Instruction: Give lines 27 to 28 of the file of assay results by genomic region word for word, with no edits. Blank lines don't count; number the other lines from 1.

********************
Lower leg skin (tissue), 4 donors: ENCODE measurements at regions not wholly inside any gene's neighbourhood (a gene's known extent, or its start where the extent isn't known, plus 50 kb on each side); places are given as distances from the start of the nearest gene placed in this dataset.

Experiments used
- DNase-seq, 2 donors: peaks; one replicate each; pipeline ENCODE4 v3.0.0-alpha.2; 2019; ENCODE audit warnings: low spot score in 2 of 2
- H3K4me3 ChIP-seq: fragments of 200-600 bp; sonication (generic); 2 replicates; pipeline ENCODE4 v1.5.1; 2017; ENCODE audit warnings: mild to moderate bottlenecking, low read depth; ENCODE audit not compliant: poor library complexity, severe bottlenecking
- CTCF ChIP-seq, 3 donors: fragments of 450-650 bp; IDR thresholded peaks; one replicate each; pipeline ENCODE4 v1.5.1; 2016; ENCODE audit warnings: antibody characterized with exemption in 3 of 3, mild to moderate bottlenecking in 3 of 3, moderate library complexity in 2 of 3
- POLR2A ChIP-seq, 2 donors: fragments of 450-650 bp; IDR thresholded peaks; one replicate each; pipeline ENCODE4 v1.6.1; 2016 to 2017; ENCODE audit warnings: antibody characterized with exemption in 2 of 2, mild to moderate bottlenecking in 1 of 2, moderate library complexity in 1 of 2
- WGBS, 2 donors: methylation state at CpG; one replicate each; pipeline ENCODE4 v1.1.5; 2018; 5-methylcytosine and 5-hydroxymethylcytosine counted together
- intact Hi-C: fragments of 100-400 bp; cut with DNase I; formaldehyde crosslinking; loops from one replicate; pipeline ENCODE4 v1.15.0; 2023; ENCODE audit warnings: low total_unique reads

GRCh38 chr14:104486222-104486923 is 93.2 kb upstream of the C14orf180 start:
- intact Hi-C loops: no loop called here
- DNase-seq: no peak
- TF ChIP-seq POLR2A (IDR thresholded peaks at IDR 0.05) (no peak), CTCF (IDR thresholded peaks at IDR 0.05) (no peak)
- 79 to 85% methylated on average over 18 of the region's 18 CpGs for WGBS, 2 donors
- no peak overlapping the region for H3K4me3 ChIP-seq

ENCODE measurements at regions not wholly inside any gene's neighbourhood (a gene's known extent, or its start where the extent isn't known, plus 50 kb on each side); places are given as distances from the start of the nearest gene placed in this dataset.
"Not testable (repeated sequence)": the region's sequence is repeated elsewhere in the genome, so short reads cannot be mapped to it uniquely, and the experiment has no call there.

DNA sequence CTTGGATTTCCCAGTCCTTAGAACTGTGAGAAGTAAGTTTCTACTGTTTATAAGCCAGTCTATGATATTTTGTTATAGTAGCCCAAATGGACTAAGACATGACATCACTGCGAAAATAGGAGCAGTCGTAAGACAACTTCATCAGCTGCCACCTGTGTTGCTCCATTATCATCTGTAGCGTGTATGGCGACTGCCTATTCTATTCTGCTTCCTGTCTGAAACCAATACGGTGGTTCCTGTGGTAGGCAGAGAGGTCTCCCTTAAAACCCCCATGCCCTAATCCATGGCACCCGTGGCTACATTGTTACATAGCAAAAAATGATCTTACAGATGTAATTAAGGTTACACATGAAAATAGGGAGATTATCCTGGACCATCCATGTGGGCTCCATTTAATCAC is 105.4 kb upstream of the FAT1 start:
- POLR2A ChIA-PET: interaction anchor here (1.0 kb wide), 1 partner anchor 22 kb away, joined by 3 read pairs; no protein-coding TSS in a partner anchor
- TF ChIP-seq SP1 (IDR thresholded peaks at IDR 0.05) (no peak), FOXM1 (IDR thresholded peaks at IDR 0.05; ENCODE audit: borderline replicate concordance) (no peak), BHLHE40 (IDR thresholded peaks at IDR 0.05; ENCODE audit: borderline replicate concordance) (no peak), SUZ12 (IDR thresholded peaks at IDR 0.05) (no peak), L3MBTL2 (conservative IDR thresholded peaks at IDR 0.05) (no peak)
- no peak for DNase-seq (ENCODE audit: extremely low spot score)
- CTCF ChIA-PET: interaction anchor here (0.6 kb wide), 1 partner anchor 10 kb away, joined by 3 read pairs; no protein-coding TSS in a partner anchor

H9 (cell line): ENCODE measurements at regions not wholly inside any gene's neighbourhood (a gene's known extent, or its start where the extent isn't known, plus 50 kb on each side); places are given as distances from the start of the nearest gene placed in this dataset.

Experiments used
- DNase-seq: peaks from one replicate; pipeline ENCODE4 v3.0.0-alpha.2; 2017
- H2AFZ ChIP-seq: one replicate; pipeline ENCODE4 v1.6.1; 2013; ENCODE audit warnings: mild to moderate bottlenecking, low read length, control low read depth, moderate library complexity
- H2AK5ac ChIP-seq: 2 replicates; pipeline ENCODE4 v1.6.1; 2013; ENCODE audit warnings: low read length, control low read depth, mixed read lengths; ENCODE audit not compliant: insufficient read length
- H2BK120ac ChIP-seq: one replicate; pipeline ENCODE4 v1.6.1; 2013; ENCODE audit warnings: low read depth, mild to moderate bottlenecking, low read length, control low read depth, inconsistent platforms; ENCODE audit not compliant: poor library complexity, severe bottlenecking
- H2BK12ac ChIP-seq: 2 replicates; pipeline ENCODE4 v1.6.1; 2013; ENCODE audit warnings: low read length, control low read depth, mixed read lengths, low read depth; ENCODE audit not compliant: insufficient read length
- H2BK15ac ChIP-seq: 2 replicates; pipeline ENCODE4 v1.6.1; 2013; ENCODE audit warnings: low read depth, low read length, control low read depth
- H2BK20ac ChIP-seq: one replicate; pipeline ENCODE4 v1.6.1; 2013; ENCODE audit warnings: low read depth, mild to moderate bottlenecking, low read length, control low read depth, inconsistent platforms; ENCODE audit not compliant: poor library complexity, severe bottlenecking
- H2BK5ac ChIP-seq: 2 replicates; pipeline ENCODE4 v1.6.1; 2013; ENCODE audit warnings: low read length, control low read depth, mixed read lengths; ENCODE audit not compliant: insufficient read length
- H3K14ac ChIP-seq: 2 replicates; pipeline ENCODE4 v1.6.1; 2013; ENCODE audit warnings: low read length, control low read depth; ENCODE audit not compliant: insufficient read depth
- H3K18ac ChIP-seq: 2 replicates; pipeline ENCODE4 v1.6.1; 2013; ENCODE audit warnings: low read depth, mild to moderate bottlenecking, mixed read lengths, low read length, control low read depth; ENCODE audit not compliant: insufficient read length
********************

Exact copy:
- H2BK120ac ChIP-seq: one replicate; pipeline ENCODE4 v1.6.1; 2013; ENCODE audit warnings: low read depth, mild to moderate bottlenecking, low read length, control low read depth, inconsistent platforms; ENCODE audit not compliant: poor library complexity, severe bottlenecking
- H2BK12ac ChIP-seq: 2 replicates; pipeline ENCODE4 v1.6.1; 2013; ENCODE audit warnings: low read length, control low read depth, mixed read lengths, low read depth; ENCODE audit not compliant: insufficient read length